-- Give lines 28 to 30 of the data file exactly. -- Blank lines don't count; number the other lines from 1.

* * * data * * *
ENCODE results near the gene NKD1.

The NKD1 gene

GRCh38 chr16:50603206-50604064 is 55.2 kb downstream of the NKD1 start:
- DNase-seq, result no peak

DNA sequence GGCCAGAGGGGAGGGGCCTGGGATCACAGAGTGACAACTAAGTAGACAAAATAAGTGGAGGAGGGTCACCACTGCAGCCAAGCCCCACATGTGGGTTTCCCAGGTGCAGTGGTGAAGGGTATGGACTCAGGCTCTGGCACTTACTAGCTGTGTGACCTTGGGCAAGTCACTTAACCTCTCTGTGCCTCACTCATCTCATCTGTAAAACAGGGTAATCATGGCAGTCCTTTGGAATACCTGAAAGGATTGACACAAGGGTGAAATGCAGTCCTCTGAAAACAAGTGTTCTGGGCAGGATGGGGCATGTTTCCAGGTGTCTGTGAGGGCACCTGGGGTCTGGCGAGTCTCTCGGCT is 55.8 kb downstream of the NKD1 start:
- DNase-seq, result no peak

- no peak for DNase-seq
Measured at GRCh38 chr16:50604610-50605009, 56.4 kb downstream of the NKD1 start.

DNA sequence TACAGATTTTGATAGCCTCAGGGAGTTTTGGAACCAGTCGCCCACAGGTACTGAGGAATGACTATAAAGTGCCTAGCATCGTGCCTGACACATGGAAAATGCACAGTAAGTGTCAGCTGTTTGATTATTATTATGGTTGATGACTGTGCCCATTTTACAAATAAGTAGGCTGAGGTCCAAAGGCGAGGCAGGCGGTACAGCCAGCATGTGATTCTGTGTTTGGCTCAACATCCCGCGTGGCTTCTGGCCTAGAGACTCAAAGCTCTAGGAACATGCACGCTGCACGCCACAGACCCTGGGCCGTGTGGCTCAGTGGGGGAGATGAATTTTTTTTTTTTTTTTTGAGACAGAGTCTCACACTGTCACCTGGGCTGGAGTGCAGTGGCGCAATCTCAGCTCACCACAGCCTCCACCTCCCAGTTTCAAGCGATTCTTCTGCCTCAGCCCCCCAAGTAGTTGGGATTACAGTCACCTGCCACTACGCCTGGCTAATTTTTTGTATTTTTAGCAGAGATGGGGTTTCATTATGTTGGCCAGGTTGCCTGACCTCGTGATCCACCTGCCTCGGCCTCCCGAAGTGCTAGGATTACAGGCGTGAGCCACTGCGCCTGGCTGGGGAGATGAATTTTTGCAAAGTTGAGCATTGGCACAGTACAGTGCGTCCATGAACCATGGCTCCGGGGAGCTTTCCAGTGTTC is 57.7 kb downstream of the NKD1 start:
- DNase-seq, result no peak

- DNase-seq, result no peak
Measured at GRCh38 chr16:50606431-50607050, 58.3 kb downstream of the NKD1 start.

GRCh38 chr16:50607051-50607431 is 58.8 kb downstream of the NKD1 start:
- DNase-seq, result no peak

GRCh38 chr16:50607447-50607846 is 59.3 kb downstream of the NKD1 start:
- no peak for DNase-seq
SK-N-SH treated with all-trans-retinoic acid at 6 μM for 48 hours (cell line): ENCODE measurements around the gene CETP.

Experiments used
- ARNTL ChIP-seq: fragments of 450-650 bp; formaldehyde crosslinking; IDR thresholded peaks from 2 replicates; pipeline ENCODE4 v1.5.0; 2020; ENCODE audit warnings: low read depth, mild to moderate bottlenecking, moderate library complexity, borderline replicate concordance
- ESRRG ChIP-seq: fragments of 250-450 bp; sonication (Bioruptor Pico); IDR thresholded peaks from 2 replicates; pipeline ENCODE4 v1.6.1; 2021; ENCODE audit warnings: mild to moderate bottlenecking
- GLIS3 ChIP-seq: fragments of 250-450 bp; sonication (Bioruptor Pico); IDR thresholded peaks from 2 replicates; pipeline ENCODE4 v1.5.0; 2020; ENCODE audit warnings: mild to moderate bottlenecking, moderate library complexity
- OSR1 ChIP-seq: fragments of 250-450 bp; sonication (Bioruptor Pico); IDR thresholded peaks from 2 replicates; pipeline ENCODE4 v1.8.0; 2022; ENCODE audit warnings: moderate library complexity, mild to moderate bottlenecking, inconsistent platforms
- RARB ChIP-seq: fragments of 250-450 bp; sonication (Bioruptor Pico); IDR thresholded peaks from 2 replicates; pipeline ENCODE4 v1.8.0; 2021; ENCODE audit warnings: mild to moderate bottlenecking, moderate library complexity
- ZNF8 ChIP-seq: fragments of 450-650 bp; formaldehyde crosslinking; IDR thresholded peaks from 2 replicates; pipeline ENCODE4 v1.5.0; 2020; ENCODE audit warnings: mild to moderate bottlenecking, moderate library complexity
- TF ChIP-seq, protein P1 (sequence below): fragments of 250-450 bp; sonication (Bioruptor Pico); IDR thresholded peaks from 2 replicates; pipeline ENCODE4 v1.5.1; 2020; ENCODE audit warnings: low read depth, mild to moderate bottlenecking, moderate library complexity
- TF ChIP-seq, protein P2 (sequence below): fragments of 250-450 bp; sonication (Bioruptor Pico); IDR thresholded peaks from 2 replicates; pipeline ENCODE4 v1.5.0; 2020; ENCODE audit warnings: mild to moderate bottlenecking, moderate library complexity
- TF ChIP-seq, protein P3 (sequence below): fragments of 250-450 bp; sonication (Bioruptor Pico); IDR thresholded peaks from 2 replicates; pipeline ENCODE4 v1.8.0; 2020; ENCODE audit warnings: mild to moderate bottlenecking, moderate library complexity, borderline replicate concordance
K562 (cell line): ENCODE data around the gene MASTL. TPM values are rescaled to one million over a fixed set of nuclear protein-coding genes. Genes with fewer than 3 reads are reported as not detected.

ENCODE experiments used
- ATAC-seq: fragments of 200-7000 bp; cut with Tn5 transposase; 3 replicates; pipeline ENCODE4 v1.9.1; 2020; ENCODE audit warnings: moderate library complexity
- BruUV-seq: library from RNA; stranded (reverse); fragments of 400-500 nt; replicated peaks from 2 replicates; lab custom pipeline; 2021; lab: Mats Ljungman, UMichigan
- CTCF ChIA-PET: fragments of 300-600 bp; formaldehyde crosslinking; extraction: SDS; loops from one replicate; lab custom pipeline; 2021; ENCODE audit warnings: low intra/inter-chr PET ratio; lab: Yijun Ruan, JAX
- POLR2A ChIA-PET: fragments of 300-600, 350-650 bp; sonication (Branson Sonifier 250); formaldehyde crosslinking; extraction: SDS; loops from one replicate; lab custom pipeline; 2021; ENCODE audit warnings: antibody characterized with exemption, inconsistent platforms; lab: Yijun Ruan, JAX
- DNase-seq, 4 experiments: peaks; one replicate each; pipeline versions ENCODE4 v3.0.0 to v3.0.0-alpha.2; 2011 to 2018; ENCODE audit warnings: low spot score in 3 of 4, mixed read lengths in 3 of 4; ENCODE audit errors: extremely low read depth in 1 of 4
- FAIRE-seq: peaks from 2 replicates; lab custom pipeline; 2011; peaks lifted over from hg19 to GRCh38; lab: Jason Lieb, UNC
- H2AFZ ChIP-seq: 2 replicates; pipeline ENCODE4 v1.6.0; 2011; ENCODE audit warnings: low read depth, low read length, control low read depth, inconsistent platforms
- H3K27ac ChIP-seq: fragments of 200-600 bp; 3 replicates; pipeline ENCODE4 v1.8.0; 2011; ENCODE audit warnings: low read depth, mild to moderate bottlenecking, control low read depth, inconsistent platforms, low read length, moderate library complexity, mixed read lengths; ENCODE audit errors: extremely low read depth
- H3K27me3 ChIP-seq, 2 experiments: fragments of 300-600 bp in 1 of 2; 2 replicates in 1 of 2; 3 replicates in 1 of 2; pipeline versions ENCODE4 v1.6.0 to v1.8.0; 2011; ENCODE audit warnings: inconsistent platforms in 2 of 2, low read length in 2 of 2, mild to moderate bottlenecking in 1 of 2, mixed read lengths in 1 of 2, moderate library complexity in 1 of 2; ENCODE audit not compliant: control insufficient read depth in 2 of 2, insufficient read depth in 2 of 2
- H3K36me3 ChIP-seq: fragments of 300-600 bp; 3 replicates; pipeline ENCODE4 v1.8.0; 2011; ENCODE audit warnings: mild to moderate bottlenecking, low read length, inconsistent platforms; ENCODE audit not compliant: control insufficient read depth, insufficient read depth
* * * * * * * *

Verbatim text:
K562 (cell line): ENCODE data around the gene MASTL. TPM values are rescaled to one million over a fixed set of nuclear protein-coding genes. Genes with fewer than 3 reads are reported as not detected.

ENCODE experiments used
- ATAC-seq: fragments of 200-7000 bp; cut with Tn5 transposase; 3 replicates; pipeline ENCODE4 v1.9.1; 2020; ENCODE audit warnings: moderate library complexity